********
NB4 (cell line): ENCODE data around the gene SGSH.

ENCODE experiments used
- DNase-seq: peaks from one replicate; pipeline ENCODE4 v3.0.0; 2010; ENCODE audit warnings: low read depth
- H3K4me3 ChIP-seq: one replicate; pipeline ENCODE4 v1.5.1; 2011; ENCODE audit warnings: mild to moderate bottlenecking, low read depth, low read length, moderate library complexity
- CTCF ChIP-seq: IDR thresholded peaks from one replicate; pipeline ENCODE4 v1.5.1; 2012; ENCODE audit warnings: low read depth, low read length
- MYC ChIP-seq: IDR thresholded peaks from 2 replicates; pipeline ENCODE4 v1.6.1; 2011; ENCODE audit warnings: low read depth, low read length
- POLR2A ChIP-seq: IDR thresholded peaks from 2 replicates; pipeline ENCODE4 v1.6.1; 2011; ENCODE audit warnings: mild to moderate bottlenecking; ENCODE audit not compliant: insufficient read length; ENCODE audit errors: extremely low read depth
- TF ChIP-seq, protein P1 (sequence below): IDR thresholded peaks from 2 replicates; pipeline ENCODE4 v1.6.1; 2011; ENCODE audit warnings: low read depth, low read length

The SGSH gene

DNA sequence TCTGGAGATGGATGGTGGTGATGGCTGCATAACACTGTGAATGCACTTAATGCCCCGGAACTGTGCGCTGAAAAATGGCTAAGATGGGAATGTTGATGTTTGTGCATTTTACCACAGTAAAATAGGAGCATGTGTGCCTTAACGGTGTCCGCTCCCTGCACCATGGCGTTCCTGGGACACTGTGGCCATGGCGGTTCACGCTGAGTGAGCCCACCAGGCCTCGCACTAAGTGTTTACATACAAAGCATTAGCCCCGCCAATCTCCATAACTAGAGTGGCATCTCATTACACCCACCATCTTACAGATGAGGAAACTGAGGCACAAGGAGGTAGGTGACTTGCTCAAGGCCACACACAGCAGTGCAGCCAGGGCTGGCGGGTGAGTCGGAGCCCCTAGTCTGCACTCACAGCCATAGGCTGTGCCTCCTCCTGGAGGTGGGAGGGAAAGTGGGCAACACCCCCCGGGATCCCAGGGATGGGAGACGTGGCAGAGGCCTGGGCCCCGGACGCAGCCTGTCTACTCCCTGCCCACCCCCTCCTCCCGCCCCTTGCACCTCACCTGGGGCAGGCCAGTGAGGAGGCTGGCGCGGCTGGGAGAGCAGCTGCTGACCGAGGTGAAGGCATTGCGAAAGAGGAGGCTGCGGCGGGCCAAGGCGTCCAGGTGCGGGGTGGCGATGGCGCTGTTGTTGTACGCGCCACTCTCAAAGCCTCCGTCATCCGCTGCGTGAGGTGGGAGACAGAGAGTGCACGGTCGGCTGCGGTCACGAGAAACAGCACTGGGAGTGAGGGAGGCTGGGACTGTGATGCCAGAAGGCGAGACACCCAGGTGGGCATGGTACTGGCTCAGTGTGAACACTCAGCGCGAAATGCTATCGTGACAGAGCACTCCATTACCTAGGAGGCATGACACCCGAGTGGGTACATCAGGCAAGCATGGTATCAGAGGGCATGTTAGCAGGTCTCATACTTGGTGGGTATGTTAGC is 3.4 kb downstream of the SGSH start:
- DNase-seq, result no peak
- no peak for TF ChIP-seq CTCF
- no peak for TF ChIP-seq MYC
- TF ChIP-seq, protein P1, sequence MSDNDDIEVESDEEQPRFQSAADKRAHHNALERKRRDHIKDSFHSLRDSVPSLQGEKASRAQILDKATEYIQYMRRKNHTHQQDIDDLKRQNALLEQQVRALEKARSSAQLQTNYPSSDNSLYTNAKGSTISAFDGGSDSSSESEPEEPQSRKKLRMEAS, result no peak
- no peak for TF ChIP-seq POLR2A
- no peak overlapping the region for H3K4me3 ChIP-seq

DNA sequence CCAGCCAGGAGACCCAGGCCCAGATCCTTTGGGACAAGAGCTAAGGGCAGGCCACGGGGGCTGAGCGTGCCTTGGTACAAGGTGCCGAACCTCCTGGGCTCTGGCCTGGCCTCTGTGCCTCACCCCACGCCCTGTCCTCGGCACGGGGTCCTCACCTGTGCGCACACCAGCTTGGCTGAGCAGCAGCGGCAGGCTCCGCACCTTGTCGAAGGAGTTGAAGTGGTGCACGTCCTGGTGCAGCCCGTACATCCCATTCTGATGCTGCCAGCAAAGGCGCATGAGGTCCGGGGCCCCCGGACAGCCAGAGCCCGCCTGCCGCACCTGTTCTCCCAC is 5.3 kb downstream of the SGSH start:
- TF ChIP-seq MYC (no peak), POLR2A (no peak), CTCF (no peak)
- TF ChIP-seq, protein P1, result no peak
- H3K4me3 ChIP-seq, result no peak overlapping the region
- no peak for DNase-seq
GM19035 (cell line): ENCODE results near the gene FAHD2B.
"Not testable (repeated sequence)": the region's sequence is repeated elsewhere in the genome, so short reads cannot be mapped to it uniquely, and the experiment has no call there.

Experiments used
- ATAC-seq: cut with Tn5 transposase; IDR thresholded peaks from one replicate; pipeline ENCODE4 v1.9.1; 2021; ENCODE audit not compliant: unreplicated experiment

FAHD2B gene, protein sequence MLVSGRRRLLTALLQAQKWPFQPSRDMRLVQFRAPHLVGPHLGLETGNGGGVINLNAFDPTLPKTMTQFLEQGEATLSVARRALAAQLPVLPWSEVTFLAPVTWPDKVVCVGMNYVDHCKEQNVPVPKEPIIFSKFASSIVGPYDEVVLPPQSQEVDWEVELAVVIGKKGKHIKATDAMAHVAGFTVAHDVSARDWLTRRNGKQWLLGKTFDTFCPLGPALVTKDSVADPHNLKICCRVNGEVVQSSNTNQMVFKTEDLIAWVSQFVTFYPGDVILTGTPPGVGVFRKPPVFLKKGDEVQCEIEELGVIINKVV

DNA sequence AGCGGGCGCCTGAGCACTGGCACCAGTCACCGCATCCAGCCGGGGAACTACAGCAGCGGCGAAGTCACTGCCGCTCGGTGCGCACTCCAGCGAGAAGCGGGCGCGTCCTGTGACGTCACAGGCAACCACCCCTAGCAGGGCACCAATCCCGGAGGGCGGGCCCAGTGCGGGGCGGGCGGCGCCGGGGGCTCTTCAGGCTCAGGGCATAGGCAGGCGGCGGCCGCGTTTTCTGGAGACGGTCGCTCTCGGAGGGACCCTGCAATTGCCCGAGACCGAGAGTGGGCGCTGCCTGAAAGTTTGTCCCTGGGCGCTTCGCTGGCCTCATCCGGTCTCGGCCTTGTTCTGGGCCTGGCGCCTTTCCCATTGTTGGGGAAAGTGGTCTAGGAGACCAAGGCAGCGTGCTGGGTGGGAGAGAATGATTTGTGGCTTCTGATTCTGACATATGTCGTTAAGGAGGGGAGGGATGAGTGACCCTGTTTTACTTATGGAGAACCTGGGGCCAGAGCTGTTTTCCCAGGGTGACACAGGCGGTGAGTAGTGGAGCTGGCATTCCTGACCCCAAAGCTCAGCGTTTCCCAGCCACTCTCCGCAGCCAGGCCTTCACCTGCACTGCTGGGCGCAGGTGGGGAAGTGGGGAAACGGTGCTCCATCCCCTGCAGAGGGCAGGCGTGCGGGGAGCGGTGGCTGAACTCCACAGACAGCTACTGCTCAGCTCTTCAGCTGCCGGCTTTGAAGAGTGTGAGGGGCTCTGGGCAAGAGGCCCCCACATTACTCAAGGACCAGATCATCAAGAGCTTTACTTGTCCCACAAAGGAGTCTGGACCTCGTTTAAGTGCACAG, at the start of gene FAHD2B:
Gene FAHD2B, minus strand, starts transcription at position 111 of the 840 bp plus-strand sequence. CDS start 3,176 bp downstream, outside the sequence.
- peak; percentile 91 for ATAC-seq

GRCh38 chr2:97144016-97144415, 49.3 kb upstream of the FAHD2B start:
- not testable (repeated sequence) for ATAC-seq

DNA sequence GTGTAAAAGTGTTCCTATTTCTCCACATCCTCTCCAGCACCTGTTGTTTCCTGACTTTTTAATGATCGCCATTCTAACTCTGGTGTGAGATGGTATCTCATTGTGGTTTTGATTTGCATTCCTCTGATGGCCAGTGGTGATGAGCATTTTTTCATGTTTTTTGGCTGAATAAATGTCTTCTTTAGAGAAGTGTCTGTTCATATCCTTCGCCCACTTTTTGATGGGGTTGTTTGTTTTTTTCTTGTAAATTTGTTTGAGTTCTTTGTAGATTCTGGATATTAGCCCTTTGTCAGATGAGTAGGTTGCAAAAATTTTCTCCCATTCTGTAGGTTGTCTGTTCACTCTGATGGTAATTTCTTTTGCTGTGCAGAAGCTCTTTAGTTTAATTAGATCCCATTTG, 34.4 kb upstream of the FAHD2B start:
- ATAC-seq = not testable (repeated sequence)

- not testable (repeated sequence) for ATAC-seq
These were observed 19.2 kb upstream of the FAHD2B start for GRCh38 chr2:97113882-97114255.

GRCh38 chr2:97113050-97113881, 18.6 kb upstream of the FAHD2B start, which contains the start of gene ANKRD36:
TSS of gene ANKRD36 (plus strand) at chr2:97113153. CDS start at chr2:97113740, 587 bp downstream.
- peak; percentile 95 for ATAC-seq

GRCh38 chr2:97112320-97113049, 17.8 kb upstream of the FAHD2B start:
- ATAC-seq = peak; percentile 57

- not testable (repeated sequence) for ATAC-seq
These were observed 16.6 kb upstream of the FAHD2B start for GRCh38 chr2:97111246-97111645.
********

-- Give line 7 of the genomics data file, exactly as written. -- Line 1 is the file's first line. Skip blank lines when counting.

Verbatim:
- POLR2A ChIP-seq: IDR thresholded peaks from 2 replicates; pipeline ENCODE4 v1.6.1; 2011; ENCODE audit warnings: mild to moderate bottlenecking; ENCODE audit not compliant: insufficient read length; ENCODE audit errors: extremely low read depth